Plague, the disease that devastated medieval Europe, is
re-emerging worldwide and poses a growing but overlooked threat,
While it has only killed some 100 to 200 people annually over the past 20 years, plague has appeared in new countries in recent decades and is now shifting into Africa, Michael Begon, an ecologist at the University of Liverpool and colleagues said.
A bacterium known as Yersinia pestis causes bubonic plague, known in medieval times as the Black Death when it was spread by infected fleas, and the more dangerous pneumonic plague, spread from one person to another through coughing or sneezing.
"Although the number of human cases of plague is relatively low, it would be a mistake to overlook its threat to humanity, because of the disease's inherent communicability, rapid spread, rapid clinical course, and high mortality if left untreated," they wrote in the journal Public Library of Science journal PloS Medicine.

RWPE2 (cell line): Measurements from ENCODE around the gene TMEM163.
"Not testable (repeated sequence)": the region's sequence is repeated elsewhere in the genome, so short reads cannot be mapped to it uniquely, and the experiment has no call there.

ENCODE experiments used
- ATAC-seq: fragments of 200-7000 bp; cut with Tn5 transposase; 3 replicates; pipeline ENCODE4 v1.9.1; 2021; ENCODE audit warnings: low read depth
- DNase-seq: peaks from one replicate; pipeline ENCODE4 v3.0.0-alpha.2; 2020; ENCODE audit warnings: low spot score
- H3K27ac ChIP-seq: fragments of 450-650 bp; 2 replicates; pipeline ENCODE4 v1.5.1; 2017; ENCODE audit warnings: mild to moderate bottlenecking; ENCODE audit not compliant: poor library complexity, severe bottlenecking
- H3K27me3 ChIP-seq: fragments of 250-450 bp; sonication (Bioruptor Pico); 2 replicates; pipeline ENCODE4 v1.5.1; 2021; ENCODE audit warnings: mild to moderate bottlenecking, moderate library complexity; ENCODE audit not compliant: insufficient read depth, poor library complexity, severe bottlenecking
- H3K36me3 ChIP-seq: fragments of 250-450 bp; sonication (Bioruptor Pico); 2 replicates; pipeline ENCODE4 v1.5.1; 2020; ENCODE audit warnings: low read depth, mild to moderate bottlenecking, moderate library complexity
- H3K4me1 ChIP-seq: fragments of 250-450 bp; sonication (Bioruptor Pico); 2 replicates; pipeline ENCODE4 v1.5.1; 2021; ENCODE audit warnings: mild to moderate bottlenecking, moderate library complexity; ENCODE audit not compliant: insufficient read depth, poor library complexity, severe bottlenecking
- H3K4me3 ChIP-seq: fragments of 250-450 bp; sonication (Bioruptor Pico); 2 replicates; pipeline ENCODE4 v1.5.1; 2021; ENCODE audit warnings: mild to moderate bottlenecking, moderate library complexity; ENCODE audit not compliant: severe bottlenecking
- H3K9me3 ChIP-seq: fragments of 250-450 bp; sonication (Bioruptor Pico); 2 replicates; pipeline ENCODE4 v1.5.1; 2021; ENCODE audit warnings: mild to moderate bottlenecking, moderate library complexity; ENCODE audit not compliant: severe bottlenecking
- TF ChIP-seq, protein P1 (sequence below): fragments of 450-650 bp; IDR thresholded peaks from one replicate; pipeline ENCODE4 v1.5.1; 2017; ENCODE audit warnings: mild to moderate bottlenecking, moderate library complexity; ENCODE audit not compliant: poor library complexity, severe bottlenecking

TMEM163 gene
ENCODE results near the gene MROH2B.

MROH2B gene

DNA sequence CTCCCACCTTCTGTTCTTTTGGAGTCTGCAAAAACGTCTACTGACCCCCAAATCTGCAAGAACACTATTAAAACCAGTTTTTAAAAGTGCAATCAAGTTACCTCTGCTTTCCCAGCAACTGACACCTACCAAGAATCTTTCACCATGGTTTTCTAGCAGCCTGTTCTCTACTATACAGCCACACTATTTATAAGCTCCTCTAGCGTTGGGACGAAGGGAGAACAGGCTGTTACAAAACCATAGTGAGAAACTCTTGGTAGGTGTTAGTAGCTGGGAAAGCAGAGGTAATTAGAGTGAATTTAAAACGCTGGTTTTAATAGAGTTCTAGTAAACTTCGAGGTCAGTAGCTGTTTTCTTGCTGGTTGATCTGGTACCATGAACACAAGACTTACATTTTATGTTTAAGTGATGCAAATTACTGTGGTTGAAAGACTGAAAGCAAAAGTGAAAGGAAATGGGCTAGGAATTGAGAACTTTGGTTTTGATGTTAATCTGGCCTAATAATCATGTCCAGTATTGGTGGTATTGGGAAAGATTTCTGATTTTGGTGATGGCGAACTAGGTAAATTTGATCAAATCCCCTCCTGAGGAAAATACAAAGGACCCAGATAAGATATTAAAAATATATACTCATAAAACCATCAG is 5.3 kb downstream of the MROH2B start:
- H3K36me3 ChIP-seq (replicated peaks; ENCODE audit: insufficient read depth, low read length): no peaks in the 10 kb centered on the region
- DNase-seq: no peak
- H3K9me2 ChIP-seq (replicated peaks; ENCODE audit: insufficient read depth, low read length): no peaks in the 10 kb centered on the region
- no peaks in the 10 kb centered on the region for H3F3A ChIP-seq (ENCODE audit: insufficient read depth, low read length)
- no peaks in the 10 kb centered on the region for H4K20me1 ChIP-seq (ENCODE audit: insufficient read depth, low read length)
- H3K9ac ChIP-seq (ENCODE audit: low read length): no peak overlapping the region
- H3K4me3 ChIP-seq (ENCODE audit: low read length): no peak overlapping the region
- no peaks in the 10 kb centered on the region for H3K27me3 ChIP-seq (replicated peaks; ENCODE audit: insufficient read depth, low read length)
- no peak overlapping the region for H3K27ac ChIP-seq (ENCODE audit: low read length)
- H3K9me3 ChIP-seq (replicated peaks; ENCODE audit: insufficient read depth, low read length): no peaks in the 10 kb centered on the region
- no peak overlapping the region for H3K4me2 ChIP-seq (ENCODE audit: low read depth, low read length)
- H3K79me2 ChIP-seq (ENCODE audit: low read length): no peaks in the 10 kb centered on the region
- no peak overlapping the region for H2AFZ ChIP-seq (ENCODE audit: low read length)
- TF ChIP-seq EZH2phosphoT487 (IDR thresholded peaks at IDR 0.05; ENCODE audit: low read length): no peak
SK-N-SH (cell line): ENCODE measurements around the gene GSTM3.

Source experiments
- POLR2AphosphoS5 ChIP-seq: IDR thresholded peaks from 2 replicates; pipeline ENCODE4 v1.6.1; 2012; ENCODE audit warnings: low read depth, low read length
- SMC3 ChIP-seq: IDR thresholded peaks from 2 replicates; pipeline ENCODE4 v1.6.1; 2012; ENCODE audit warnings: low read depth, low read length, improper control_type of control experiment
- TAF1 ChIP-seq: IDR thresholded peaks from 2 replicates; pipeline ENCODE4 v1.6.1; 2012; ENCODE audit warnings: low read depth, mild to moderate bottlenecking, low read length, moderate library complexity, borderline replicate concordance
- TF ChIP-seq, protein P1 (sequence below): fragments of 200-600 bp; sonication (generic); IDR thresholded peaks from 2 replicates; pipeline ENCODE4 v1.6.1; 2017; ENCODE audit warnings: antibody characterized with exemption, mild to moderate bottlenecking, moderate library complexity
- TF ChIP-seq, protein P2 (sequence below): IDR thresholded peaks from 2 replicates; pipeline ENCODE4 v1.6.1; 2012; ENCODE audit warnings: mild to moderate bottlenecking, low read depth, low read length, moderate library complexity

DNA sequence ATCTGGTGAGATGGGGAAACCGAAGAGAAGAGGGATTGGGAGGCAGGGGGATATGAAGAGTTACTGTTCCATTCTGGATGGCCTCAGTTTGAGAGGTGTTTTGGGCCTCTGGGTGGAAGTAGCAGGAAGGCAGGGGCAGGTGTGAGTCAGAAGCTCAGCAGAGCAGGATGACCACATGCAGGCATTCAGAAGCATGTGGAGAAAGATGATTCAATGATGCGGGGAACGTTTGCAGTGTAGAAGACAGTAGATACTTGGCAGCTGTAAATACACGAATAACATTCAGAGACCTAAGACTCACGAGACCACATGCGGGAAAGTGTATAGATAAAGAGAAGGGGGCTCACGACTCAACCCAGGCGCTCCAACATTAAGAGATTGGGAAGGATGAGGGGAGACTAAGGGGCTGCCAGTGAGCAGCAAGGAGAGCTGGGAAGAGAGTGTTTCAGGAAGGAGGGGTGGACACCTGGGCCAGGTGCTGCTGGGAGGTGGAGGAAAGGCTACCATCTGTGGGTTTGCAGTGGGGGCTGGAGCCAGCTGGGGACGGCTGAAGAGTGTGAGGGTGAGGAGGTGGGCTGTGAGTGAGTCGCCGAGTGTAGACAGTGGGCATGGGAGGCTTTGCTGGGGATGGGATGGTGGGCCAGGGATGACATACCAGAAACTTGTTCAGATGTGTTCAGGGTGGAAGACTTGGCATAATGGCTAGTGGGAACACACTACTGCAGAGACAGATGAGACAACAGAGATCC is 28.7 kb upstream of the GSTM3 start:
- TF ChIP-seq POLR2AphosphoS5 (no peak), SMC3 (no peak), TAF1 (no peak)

Rodents carry plague, which is virtually impossible to wipe out and moves through the animal world as a constant threat to humans, Begon said.
Both forms can kill within days if not treated with
"You can't realistically get rid of all the rodents in the world," he said in a telephone interview.
"Plague appears to be on the increase, and for the first time
there have been major outbreaks in Africa."
Globally the World Health Organisation reports about 1,000 to 3,000 plague cases each year, with most in the last five years occurring in Madagascar, Tanzania, Mozambique, Malawi, Uganda and the Democratic Republic of Congo.
The United States sees about 10 to 20 cases each year.
More worrying are outbreaks seem on the rise after years of relative inactivity in the 20th century, Begon said.
The most recent large pneumonic outbreak comprised hundreds of
suspected cases in the Democratic Republic of Congo in 2006.
Bubonic plague, called the Black Death because of black bumps that sometimes develop on victims' bodies, causes severe vomiting and high fever.
Victims of pneumonic plague have similar symptoms but not the
Begon and his colleagues called for more research into better ways to prevent plague from striking areas where people lack access to life-saving drugs and to defend against the disease if used as a weapon.
"We should not overlook the fact that plague has been weaponised throughout history, from catapulting corpses over city walls, to dropping infected fleas from airplanes, to refined modern aerosol formulation," the researchers wrote.